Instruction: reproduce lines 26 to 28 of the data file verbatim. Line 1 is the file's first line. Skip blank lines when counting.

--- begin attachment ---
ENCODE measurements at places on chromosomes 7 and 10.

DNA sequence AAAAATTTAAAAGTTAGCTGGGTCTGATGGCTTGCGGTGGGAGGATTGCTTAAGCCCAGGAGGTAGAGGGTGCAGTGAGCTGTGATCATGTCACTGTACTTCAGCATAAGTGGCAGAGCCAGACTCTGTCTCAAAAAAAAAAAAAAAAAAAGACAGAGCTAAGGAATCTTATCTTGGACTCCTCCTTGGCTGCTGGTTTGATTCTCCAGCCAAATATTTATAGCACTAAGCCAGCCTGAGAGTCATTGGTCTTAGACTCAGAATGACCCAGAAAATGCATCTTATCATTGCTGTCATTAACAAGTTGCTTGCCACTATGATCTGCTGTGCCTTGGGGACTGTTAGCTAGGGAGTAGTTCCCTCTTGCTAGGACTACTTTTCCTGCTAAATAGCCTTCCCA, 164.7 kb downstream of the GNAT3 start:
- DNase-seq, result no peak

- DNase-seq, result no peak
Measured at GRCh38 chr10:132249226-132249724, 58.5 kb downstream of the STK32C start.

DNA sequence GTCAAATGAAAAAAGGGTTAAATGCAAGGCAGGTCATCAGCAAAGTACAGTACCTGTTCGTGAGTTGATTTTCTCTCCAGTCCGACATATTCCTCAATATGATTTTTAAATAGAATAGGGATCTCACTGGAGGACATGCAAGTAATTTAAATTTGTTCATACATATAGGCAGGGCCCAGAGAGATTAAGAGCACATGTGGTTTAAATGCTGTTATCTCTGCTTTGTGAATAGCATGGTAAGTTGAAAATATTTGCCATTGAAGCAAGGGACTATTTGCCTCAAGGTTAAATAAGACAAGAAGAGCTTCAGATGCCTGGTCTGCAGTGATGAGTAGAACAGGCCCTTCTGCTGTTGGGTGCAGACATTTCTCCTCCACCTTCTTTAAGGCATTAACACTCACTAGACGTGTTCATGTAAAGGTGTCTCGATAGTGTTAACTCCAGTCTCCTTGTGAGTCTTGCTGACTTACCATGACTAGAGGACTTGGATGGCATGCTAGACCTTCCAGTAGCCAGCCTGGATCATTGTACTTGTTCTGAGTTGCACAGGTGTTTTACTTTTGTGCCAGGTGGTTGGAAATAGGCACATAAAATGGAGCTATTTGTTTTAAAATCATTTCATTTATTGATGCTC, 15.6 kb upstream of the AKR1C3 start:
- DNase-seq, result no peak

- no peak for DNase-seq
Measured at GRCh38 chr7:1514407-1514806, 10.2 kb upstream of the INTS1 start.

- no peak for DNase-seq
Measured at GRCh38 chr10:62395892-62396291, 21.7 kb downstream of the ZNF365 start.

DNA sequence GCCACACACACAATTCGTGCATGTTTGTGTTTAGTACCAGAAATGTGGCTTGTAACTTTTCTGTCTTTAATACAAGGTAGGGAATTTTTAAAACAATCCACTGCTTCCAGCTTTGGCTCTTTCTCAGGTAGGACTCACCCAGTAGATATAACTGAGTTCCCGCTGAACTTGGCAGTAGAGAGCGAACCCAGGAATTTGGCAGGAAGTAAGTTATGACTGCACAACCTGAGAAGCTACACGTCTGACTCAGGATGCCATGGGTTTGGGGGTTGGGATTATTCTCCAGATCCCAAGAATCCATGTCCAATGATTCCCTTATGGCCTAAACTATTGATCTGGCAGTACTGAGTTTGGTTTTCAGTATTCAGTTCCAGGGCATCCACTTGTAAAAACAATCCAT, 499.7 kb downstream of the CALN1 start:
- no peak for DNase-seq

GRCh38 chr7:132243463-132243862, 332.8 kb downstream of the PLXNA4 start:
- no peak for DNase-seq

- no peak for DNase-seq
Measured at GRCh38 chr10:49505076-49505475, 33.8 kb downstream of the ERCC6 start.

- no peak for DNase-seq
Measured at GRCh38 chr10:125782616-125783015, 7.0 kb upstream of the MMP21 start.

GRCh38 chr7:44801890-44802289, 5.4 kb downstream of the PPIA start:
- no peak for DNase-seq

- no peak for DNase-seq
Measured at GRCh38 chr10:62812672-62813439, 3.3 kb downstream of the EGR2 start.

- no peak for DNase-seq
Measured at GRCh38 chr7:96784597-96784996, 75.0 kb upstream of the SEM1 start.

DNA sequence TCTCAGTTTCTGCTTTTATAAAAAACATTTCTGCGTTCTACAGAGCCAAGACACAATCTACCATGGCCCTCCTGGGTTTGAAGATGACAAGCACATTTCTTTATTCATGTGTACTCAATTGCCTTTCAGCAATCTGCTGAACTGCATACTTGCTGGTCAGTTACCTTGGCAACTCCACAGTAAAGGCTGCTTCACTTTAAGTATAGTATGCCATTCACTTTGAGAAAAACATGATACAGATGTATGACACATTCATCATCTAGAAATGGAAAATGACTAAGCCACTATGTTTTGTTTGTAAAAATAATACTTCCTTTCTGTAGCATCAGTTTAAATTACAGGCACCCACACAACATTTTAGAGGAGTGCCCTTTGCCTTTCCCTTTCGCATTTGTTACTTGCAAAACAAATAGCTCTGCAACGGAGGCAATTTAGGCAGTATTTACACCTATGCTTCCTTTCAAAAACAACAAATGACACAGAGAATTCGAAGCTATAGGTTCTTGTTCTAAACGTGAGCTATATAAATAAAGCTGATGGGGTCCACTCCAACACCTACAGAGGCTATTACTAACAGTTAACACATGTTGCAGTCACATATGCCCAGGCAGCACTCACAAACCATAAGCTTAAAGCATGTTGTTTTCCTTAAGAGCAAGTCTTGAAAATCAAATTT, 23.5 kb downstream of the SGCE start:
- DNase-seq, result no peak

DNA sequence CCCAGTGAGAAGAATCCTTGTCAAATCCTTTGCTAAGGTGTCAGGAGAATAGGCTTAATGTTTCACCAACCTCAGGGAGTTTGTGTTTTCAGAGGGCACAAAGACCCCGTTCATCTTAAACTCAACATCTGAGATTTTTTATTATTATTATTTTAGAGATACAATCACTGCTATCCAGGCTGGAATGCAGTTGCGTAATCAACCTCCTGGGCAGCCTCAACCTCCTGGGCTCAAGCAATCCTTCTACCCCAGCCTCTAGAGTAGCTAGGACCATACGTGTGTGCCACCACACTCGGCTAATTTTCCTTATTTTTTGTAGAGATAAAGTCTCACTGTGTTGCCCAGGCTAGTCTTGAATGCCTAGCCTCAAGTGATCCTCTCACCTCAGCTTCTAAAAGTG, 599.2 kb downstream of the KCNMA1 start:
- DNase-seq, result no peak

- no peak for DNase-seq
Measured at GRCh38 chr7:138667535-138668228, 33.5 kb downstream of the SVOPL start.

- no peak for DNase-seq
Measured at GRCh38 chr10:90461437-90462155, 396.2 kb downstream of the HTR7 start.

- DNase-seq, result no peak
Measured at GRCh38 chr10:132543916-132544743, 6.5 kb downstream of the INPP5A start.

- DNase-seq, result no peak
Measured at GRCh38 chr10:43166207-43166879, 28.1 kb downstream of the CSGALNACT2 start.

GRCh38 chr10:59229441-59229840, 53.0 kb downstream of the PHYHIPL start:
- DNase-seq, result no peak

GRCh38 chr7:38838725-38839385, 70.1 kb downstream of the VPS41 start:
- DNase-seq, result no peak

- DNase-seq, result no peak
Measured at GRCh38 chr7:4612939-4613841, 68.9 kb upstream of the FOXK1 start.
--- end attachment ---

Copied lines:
DNA sequence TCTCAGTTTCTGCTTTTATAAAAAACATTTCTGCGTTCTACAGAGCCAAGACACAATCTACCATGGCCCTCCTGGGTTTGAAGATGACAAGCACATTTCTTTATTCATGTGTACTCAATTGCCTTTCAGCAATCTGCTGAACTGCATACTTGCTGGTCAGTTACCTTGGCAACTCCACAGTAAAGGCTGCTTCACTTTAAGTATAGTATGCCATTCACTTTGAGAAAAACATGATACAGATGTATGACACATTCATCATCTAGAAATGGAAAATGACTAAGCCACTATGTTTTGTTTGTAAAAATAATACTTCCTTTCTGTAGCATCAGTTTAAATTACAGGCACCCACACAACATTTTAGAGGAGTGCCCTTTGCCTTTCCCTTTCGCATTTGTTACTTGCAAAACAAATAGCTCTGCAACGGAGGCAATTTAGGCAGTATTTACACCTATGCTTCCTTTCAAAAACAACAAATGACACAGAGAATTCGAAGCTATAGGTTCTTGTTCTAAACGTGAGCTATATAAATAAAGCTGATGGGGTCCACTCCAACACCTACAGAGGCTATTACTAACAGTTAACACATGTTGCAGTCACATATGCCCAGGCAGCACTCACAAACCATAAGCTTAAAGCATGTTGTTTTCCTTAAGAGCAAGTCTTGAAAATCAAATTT, 23.5 kb downstream of the SGCE start:
- DNase-seq, result no peak

DNA sequence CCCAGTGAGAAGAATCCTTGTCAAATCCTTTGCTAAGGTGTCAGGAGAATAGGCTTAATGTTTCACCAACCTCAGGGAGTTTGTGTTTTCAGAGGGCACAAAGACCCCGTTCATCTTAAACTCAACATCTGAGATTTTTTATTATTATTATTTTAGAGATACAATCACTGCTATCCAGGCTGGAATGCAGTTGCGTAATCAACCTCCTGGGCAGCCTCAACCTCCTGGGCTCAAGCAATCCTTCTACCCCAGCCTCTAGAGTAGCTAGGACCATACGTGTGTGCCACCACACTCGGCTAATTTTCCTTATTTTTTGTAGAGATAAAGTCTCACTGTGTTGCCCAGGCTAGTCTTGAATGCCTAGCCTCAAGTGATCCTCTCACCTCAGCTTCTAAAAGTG, 599.2 kb downstream of the KCNMA1 start: